AniaHello world!

I’m Ania, the more charming part of Hitch-Hikers Handbook ;)

I’m a Polish girl, teaching English in Spain. When I’m off work I’m a hitchhiker, blogger and photographer.

I’m a language & culture buff always on the lookout for quirky facts and interesting things to learn about the way people live and express themselves around the world. I can speak Polish, English and Spanish, and at some point in my life I was also able to get my point across in German and French, but hey, use it or lose it, as they say.

I’m also a specialist in ultra-cheap living and travelling. I could live off canned goods and bread for weeks :)

I love trying my hand at new things; at the moment I’m learning Russian and travel video making, so if you have any tips for me, please get in touch!

I’m a backgammon addict, culinary aficionado and a beginner swimmer.

I hate spiders, shopping and pretentiousness.

Do you want to know more about me? Go ahead:

I was born in communist Poland, although my memories don’t really go as far back. What I call my hometown is a rather big industrial grayish city in southern Poland, without doubt not a tourist destination. Some would maybe call it a concrete jungle, but I spent there the rather happy days of my childhood and early adulthood. I also did there my MA in psychology and sociology, bloody hard 6 years, if you ask me.

Ania in preikestolen, Norway

Preikestolen, Norway, 2004

I started travelling relatively early, bitten by the same travelling bug as my mother, who hadn’t really had that many opportunities to leave the country before I was born, so she started travelling with me when I was still quite little. I did my first lonely escapade in the age of twenty when I borrowed a friend’s tent and decided to travel around Norway for 3 weeks. Back then I didn’t speak good English, didn’t have much money and didn’t even know what backpacking was, but one day I packed my bag full of canned meals and without booking anything more than a coach ticket to Oslo, hit the road. After 3 weeks I was back in Poland, but I was convinced it was just the beginning of my travels. It turned out to be quite an important and life changing trip, on the back of which I decided to take a year off university and go and live in London a year later.

Nordkapp trip 2005

Arctic Circle – Nordkapp trip 2005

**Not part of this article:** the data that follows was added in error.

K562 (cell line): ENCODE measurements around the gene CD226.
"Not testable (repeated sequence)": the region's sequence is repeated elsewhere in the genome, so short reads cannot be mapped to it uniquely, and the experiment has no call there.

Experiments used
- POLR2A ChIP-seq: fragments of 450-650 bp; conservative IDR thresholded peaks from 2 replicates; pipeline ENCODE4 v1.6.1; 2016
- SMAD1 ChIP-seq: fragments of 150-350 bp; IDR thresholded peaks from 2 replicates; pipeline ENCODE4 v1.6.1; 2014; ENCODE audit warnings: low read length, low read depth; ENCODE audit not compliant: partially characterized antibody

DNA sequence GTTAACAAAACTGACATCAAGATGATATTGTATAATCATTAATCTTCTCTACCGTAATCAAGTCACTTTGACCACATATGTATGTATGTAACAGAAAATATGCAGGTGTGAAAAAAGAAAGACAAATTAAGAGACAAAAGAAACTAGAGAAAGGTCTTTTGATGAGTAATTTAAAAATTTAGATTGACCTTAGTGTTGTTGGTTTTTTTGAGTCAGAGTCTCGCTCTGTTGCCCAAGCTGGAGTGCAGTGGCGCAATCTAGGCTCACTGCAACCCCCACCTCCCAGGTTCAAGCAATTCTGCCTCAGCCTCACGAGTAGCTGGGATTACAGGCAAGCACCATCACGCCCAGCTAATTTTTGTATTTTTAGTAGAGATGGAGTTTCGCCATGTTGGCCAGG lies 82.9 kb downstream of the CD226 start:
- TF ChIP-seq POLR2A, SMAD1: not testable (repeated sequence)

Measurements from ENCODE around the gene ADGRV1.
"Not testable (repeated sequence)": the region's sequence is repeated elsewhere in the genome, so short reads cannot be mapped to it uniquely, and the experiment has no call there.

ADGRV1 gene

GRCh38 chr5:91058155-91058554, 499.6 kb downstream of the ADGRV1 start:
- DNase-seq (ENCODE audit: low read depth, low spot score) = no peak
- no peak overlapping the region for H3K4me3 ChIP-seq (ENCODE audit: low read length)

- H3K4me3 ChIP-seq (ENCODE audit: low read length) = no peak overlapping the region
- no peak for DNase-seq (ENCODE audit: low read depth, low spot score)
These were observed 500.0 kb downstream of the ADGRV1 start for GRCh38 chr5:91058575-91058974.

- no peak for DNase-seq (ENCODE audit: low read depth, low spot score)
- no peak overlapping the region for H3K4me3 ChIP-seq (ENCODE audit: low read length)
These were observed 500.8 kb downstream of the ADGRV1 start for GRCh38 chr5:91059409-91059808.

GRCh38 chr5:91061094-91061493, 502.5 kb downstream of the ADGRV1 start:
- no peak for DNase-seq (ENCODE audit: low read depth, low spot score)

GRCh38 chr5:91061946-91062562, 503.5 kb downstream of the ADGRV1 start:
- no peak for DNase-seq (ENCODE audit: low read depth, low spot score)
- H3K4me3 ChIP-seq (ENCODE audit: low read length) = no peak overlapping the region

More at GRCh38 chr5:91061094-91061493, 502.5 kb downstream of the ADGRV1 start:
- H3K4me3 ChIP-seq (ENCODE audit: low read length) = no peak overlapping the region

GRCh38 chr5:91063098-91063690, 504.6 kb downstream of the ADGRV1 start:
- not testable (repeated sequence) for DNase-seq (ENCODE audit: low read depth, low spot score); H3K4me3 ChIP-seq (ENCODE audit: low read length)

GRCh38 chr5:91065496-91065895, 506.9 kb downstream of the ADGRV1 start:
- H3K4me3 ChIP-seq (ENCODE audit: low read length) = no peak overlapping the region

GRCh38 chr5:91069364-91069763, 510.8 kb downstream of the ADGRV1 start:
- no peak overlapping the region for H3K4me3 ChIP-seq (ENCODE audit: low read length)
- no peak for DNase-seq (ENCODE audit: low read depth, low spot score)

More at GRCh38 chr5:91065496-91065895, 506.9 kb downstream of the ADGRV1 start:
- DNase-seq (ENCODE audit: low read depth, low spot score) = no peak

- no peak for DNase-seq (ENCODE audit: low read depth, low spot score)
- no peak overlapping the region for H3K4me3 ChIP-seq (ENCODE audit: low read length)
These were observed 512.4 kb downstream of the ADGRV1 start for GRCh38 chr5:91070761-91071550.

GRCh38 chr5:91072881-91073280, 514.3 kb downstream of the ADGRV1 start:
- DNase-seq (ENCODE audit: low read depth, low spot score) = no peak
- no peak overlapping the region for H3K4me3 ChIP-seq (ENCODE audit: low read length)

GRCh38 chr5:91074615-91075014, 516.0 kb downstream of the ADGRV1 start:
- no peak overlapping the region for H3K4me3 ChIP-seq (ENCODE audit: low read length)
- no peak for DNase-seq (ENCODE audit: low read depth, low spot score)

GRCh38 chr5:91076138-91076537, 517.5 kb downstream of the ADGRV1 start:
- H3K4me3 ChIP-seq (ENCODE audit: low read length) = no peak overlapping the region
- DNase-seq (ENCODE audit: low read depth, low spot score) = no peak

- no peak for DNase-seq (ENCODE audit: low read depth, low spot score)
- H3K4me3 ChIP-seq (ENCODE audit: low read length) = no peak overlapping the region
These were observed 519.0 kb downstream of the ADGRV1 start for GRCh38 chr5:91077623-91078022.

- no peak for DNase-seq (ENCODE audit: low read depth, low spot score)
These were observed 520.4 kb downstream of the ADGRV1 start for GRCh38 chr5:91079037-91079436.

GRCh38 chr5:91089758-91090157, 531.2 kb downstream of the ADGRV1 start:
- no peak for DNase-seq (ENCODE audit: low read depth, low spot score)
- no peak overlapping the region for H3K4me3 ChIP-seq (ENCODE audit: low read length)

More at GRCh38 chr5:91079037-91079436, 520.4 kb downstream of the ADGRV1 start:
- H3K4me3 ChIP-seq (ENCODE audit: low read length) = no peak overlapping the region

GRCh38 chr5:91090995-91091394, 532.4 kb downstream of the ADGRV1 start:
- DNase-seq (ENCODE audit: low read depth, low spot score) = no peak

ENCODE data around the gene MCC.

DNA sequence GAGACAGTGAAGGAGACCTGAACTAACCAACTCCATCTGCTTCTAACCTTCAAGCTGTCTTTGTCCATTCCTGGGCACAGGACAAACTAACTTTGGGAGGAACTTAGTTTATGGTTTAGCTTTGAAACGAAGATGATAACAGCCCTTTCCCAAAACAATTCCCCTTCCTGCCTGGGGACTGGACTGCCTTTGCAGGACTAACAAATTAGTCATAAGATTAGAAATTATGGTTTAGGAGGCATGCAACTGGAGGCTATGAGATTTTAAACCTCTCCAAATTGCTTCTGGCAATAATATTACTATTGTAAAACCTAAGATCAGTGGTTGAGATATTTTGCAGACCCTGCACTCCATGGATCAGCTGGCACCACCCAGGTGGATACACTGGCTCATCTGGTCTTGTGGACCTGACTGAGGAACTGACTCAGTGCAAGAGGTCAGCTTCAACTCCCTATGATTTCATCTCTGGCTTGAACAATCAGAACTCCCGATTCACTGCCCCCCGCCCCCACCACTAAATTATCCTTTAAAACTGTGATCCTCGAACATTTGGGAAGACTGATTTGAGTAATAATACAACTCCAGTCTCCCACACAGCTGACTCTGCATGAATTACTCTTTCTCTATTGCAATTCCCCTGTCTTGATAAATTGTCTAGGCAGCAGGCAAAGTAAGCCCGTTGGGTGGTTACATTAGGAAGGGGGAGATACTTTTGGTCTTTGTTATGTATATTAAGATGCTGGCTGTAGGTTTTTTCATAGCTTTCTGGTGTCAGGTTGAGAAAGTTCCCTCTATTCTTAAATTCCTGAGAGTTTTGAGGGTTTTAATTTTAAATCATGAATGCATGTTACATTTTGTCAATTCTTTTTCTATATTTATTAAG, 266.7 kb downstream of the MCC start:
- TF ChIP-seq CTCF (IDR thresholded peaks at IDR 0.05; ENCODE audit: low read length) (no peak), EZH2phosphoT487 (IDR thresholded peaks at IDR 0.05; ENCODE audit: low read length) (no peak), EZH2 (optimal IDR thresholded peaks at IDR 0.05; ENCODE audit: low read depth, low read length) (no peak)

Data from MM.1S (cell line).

Before moving to London, there was another trip. It was Norway again, for I was (and still am) in love with its coarse northern landscape. It was a motorbike trip across the Arctic Circle and on to Lapland, Finland, Estonia, Latvia, Lithuania and back to Poland. Three weeks, seven countries and 7500 km on a pillion.

In London I worked as a waitress in Soho, polishing my English and saving money for another trip. Quite by chance the next trip was Japan, my first solitary trans-continental travel. However, if you are a girl travelling on her own, you are bound to meet and be surrounded by other people, who are always strangely attracted to your girlish boldness.

Ania at Fushimi Inari, Kyoto, Japan

Fushimi Inari, Kyoto, Japan, 2006

So I was never entirely alone. In Japan I met some lovely people and quite made up my mind that this is exactly what I want to do in life. Travel.

I was back in Poland again, trying to finish my university, but dreaming of further and more adventurous travels. I already knew what backpacking was and did some short trips to other European countries (Ukraine, Czech Republic, France). I just couldn’t get travelling out of my system.

In summer 2007, I went on my Western Balkans trip, which I started in Serbia and was planning to travel across Macedonia, Albania, Montenegro, and then through Bosnia and Herzegovina, Croatia, Slovenia and back to Poland). That obviously never happened because I met Jon. It was in Skopje, Macedonia. I was sitting at a table, outside the hostel (where both of us were staying), enjoying the evening and chatting to some people, when Jon and his (now our mutual friend) Laura decided to join us. I seem to remember he didn’t interest me in the slightest that evening. I thought him to be rather arrogant and his hideous white hat didn’t help to build a good first impression. Besides, for some reason, I was convinced he was gay.